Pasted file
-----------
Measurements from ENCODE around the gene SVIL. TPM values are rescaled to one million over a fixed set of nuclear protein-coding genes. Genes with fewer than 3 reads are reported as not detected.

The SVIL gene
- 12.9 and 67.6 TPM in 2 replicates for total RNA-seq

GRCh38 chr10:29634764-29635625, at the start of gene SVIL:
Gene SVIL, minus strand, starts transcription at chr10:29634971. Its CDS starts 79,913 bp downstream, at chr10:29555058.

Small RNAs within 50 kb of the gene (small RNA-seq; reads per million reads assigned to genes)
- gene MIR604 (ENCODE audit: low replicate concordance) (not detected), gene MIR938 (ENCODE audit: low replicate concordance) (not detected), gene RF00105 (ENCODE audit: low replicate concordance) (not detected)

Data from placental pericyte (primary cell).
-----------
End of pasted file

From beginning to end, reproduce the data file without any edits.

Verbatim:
Measurements from ENCODE around the gene SVIL. TPM values are rescaled to one million over a fixed set of nuclear protein-coding genes. Genes with fewer than 3 reads are reported as not detected.

The SVIL gene
- 12.9 and 67.6 TPM in 2 replicates for total RNA-seq

GRCh38 chr10:29634764-29635625, at the start of gene SVIL:
Gene SVIL, minus strand, starts transcription at chr10:29634971. Its CDS starts 79,913 bp downstream, at chr10:29555058.

Small RNAs within 50 kb of the gene (small RNA-seq; reads per million reads assigned to genes)
- gene MIR604 (ENCODE audit: low replicate concordance) (not detected), gene MIR938 (ENCODE audit: low replicate concordance) (not detected), gene RF00105 (ENCODE audit: low replicate concordance) (not detected)

Data from placental pericyte (primary cell).